In United States v. Toth, 2016 U.S. App. LEXIS 22193 (4th Cir. 2016), here, Toth was convicted of conspiracy to commit money laundering and six counts of money laundering concealment.  At the trial, the Court gave the following willful blindness instruction:
In determining whether the defendant acted knowingly, you may consider whether the defendant deliberately closed his eyes to what would otherwise have been obvious to him. If you find beyond a reasonable doubt that the defendant acted with, or that the defendant's ignorance was solely and entirely the result of a conscious purpose to avoid learning the truth, then this element may be satisfied. A person who preserves a lack of actual knowledge of a subjectively obvious fact is just as culpable as a person who has actual knowledge of that fact. This is referred to as willful blindness. 
A showing of negligence is not sufficient to support a finding of willfulness or knowledge. I caution you that the willful blindness instruction does not authorize you to find that the defendant acted knowingly because he should have known what was occurring or that in the exercise of hindsight he should have known what was occurring or because he was negligent in failing to recognize what was occurring, or even because he was reckless or foolish in failing to recognize what was occurring. 
Instead, the government must prove beyond a reasonable doubt that the defendant purposefully and deliberately contrived to avoid learning all the facts. 
If you find that the defendant was aware of a high probability that a conspiracy, agreement, or understanding to launder money existed and that the defendant acted with deliberate disregard to those facts, you may find that the defendant acted knowingly. However, if you find that the defendant actually believed that there was not a conspiracy, agreement, or understanding to launder money, he may not be convicted. 
It is entirely up to you whether you find that the defendant deliberately closed his eyes and any inferences to be drawn from the evidence on this issue.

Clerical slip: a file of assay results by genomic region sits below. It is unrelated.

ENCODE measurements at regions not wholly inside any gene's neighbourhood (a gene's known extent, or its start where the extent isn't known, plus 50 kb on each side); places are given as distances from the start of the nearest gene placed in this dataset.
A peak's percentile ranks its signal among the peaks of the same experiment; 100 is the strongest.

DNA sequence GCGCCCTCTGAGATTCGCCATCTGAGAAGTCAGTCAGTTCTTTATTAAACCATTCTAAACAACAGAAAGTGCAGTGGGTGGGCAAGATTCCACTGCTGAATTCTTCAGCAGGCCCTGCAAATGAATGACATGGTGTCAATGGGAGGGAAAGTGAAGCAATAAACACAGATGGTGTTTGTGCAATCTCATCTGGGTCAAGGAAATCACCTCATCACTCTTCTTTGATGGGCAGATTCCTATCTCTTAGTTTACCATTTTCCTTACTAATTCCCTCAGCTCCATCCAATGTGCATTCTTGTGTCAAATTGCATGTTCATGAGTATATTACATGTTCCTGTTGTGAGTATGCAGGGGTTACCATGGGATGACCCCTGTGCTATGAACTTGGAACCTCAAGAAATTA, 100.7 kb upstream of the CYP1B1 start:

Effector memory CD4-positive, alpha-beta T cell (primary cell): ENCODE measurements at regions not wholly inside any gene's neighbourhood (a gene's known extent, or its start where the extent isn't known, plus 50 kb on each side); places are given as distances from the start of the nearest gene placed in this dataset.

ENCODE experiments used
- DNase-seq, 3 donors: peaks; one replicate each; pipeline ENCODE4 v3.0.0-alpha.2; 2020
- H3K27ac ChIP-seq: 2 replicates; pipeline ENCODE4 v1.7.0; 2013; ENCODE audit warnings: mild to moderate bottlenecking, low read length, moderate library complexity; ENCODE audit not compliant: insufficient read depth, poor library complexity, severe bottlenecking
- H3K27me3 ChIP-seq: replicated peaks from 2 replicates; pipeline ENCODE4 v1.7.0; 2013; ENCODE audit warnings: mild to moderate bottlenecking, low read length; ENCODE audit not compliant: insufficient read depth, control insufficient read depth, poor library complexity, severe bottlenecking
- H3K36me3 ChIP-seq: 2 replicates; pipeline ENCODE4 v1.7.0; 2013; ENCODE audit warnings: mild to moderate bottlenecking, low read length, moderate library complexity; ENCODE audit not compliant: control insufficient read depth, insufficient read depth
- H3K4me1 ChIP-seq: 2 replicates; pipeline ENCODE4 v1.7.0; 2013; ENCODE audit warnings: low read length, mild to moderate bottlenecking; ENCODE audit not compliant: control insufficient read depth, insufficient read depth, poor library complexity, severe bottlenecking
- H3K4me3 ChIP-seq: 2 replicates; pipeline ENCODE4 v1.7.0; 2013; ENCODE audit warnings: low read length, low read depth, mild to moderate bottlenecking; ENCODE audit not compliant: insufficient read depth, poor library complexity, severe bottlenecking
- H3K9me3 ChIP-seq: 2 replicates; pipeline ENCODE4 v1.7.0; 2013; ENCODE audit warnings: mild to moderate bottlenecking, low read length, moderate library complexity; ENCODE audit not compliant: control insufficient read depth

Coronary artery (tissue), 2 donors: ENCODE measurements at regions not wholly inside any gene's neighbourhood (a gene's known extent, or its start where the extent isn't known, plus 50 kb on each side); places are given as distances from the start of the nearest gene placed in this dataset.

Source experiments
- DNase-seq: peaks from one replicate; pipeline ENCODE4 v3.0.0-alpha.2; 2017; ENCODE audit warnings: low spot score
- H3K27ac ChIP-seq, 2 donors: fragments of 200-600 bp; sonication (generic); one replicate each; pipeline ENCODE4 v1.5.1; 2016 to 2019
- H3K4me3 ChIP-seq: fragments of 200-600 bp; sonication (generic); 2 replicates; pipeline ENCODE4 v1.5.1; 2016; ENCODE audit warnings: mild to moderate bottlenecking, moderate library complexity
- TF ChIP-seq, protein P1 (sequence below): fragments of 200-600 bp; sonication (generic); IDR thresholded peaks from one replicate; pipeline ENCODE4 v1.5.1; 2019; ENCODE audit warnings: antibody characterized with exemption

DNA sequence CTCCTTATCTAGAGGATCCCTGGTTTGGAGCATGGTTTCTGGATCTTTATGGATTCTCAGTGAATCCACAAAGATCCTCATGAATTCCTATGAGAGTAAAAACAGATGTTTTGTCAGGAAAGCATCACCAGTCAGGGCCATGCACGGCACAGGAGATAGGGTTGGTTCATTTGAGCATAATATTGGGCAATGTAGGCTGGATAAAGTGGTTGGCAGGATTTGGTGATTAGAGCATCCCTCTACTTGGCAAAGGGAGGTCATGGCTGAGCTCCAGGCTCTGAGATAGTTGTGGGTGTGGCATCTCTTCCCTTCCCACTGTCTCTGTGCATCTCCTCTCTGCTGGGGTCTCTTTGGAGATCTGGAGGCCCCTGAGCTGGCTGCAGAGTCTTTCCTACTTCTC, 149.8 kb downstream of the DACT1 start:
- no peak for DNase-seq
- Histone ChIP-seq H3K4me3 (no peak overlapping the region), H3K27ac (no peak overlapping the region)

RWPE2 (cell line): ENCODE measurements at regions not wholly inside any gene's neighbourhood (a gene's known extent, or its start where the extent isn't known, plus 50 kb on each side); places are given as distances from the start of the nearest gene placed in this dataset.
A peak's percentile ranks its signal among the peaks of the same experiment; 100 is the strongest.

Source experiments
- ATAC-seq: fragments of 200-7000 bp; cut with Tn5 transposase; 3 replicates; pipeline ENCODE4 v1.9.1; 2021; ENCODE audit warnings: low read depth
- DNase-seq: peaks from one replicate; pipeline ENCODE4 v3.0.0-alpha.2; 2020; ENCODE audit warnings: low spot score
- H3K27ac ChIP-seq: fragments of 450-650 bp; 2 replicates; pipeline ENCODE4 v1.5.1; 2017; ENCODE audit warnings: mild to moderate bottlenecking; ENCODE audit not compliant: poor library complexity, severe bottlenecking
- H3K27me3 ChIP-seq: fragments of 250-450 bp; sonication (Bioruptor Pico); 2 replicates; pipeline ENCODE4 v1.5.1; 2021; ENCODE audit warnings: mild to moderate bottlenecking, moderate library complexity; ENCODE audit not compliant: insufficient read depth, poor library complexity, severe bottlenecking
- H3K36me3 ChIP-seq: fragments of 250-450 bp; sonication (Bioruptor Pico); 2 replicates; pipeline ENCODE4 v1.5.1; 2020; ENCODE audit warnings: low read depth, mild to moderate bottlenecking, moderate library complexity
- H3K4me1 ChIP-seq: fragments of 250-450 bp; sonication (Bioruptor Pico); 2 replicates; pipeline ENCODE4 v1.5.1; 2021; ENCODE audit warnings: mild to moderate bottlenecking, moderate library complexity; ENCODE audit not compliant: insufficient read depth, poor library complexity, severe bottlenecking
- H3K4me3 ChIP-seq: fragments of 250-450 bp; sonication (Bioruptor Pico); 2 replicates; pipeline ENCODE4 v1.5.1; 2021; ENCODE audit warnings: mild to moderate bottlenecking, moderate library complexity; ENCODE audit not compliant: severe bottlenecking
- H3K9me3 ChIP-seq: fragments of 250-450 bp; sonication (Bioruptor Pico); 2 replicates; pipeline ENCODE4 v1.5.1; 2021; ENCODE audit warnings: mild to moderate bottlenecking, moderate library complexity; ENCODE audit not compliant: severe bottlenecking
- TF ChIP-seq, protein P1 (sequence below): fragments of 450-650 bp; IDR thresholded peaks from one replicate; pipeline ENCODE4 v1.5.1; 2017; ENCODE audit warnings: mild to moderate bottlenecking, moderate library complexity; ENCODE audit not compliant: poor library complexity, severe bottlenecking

On appeal, Toth asserted that the trial court should not have instructed the jury on willful blindness.  The Court rejected the argument. The Court's reasoning was that the invited error doctrine applied to preclude complain on appeal because the defendant "invited the error of which he now complains by requesting a willful blindness instruction in the proceedings below."  I found it odd that a defendant would have requested a willful blindness instruction.  I don't recall that I have seen that happen before.  So, I dug deeper.

Friday, December 23, 2016

Statistics on Reversals by Courts of Appeals in Criminal Cases (12/23/16)

These U.S. Court statistics, here, offer an interesting statistic on percentage of reversals by the federal Courts of Appeals in All Cases (Total) and in Criminal cases.

Year Total Criminal
2011 8.7 6.5
2012 6.7 6.9
2013 6.8 5.8
2014 7.3 6.1
2015 8.6 6.9

The basis for the statistics is not clear from the presentation of the data.  For example, if the defendant were convicted on 3 counts of tax evasion, each count of which permits a sentence up to 5 years, and the sentence in the case on appeal, was less than 5 years, the reversal of two of the counts might not affect the sentence (because the tax loss for the Guidelines calculation is determined by including tax loss on even acquitted counts).

Still, even assuming that the reversal resulting in all counts of conviction being eliminated and no retrial, the statistical probability for such a reversal is pretty low.

Clarification: Vontobel Was Not in Swiss Bank Program (12/23/16; 12/29/16)

As rewritten 12/29/16.

On the original blog, I had reported that Vontobel had completed its processing under the DOJ Swiss Bank Program as a Category 3 bank.  I misread the information I had.  Others may have as well.  At any rate, Vontobel has issued a subsequent press, here, release clarifying that its prior release was not intended to indicate that it had proceeded as a Category 3 Swiss Bank.  The clarifying press release is as follows:
It has come to our attention that the Bank's press release of December 22 (Link to media release) may be unclear and may be read as implying that the Bank resolved its case pursuant to the Program for Swiss banks or otherwise received a disposition from the Department of Justice. That is not the case. The first sentence of that release was merely intended to make clear that, in 2013, the Bank and its lawyers determined that the Bank had not committed any offenses under US tax law and proactively engaged in discussions with the Department of Justice prior to the announcement of the U.S. Program. The Bank did not seek a nonprosecution agreement or apply for a non-target letter, and has received neither.

Sunday, December 18, 2016

Conference Report on IRS Offshore and Voluntary Disclosure Efforts (12/18/16)

The ABA recently held a conference titled National Institute on Criminal Tax Fraud and Institute on Tax Controversy.  This is a report on part of the events:  Andrew Velarde, IRS Offers Hints About Future of John Doe Summonses (Tax Notes Today 12/12/16) [no link available].  Key points of my interest from that report are: